• Let’s be clear. “the suspects should be shot on site (sic)” An eye for an eye does not require that it be self defense, just that it be an equal response. eye for eye. life for life. No judge. No jury. Instead, self-appointed judge and jury and executioner. So, if “suspects” are to be shot, there is no judgment of the facts, no application of law or due process, just execution. If suspect is guilty, execution. If suspect is suspected, immediate execution. No difference. “Self defense” is irrelevant to your argument.

      • Thank you, David. That is a very important distinction.

        A literal reading of the comment, excluding the final phrase, does indeed imply support for vigilante capital punishment even in the absence of a clear and present threat. Notwithstanding commentator’s enthusiasm for deadly force and inconsistent usage of “suspects” and “self defense,” inclusion of the latter phrase reasonably connotes an intention to limit the scope of deadly force to bon fide self defense scenarios. Unfortunately, even those who cannot discuss such grave public safety issues with the appropriate degree of linguistic precision enjoy Second Amendment rights.

        We should all be careful when walking next door to borrow sugar.

  2. I believe most media outlets will provide a description, if the police provided one. What I don’t understand is why a description isn’t always given. Are police holding back or victims failing to provide one? Even if someone is wearing a hoodie or gloves, you can see their neck and their wrists. You can also see their height, weight, hair and eye color, approximate age, and what they were wearing. If you look hard enough. Without a description. who are we supposed to be on the lookout for?

  3. Holiday season is here. Please be extra vigilant. Regardless of your zip code. Criminals prey on communities like this. Turn exterior lighting on at night, lock car doors and house doors, get a security camera, don’t leave garage doors open, be aware of your surroundings, don’t hesitate to report suspicious behavior, etc. If you have a gate leading up to your front door, lock it (especially at night). Criminals don’t care and they know the criminal justice system, especially in the Bay Area, doesn’t have any teeth. Be safe out there.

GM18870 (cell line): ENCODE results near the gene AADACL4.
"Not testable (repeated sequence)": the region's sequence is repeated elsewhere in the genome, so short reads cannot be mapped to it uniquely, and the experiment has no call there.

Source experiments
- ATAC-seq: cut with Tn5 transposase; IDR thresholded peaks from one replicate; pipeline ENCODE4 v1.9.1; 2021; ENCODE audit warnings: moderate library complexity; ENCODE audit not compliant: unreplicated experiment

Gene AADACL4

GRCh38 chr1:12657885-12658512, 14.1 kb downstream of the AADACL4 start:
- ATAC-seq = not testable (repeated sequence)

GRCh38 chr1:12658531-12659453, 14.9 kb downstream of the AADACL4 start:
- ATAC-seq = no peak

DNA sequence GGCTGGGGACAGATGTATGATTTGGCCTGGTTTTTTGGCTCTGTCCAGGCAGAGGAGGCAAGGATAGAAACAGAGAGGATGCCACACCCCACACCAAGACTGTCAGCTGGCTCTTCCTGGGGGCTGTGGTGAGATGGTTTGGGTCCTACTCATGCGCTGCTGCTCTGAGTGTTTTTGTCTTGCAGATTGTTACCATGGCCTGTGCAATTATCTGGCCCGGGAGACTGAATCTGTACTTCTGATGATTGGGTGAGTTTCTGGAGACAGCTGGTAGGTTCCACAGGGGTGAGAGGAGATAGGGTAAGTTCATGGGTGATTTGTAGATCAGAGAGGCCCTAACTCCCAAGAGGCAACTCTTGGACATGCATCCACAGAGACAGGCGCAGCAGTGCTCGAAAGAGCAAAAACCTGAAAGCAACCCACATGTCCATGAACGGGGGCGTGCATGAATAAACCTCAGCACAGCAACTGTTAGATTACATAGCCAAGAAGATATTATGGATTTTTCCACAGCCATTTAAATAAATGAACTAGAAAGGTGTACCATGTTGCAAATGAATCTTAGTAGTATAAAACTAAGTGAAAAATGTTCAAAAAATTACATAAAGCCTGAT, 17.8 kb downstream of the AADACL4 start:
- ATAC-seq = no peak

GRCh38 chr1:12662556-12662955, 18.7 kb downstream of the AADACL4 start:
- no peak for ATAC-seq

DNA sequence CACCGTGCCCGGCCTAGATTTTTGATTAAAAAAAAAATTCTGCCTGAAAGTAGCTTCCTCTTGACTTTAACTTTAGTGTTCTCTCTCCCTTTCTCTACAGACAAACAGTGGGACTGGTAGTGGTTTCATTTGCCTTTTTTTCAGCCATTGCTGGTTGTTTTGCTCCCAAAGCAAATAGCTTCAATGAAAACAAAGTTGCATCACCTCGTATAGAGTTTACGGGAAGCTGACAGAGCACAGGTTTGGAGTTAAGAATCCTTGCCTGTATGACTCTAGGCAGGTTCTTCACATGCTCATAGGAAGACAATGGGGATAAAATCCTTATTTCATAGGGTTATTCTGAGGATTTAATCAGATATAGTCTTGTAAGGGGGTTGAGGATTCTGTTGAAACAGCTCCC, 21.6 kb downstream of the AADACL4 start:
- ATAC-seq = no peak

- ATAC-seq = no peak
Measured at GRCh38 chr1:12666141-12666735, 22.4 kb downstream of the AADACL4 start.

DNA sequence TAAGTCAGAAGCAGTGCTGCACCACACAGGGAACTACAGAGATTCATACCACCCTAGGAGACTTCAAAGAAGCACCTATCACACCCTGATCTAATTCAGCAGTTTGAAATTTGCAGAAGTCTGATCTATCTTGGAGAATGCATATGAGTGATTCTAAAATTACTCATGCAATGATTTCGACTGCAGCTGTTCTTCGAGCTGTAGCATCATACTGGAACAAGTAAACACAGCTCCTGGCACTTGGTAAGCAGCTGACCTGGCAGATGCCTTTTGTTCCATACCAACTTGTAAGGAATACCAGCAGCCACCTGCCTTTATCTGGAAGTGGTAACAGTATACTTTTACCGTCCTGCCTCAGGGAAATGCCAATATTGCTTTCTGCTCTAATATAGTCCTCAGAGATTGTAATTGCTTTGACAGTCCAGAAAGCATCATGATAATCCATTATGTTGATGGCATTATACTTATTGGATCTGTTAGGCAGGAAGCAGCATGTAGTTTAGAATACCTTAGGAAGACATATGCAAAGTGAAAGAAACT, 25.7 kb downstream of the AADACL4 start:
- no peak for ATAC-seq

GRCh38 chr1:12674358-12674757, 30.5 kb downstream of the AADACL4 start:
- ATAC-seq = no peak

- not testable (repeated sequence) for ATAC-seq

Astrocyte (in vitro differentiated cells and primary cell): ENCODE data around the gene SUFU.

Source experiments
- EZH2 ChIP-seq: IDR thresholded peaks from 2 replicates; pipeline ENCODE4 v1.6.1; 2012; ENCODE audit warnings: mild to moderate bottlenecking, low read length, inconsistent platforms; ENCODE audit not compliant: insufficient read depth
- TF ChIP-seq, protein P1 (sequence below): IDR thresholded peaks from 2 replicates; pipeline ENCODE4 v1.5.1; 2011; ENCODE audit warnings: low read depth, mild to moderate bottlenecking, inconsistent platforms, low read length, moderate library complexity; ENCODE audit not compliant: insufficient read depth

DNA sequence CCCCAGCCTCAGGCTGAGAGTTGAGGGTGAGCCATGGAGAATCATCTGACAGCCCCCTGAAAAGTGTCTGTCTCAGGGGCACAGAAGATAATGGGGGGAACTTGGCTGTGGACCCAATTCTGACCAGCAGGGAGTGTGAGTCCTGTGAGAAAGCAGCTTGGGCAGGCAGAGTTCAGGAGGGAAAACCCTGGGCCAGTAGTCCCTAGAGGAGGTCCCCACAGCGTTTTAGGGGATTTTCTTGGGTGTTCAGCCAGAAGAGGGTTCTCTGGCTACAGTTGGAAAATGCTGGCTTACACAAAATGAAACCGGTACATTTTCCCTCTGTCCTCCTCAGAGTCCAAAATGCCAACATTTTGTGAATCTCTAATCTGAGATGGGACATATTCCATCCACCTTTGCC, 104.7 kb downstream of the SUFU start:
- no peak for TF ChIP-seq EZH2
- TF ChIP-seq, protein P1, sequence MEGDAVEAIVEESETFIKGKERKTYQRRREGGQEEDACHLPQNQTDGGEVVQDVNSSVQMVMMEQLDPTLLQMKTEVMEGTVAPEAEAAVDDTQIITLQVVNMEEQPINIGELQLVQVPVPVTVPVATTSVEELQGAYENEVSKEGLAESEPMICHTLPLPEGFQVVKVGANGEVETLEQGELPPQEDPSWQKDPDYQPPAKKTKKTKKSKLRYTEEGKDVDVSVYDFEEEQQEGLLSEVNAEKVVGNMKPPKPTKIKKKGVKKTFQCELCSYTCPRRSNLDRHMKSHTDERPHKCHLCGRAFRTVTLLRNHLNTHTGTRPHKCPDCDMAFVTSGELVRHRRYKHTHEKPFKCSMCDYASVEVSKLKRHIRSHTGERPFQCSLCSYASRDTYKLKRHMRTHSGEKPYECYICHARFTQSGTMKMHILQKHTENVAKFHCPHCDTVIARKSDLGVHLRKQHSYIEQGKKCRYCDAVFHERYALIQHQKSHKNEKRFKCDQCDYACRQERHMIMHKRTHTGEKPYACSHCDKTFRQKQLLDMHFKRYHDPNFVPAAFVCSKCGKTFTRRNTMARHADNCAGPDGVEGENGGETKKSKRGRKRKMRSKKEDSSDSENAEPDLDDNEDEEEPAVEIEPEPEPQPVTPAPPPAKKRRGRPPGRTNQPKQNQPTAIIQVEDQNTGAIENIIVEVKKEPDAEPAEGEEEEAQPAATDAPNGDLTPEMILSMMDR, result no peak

• Empirical data belies the unduly alarmist contention that “criminals prey on communities like this.”

      While it is true that violent criminals accost victims in affluent communities, as was the case last night and on Halloween, the vast majority of America’s violent crimes take place in economically challenged neighborhoods. The victims and assailants overwhelmingly reside in the same neighborhoods, oftentimes only a few blocks apart.

      It is also misleading to aver that “the criminal justice system, especially in the Bay Area, doesn’t have any teeth.” On the contrary, the events described here constitutes first degree robbery of an inhabited structure using a firearm in concert with two or more other people. See Cal. Penal Code sections 213(a)(1)(A), 1170.84, 1192.7(c), and 12022.53.

      Section 213(a)(1)(A) prescribes a prison sentence of 9 years for the robbery with circumstances of aggravation under section 1170.84 for “tying, binding, or confining” PLUS a 10 year enhancement, under Section 12022.53, for use of a firearm.

      That’s 19 years, MINIMUM.

      To put that in perspective, most 19 year olds are college sophomores. Assuming these guys will be also prosecuted for a litany of other violent felonies once caught or have two prior violent felony convictions, they will rightly remain incarcerated until they’re elderly, if not indefinitely.

      If you’ve ever spent an hour in a Level 3 or 4 state prison, you would appreciate that the law does indeed have “teeth.”

      • Laws say a whole lot of things about the associated penalties. Yawn. All bark. No bite. Laws don’t deter people from committing crime. Actually ENFORCING the penalty does. To the maximum allowable. Call me when Alameda and CoCo county start handing out that much time. To your 213a1 PC reference, I’ve WORKED in the criminal justice system for 17 almost 18 years, 16 in Alameda County, 2 in Contra Costa County; neither are handing out 19 year sentences for this. Well, at least not in the time I’ve spent in court.

        • Those with a sound understanding of the criminal justice system understand that authorities don’t just “hand out” prison sentences.

          Prosecutors diligently evaluate the record in each case presented by law enforcement. In so doing, they consider the likelihood that admissible evidence will suffice to make a factual showing that meets the burden of proof beyond a reasonable doubt necessary to establish criminal guilt given the elements of the alleged crime. After weighing the facts and circumstances against any exculpatory evidence. Only then do prosecutors file charges by information or indictment.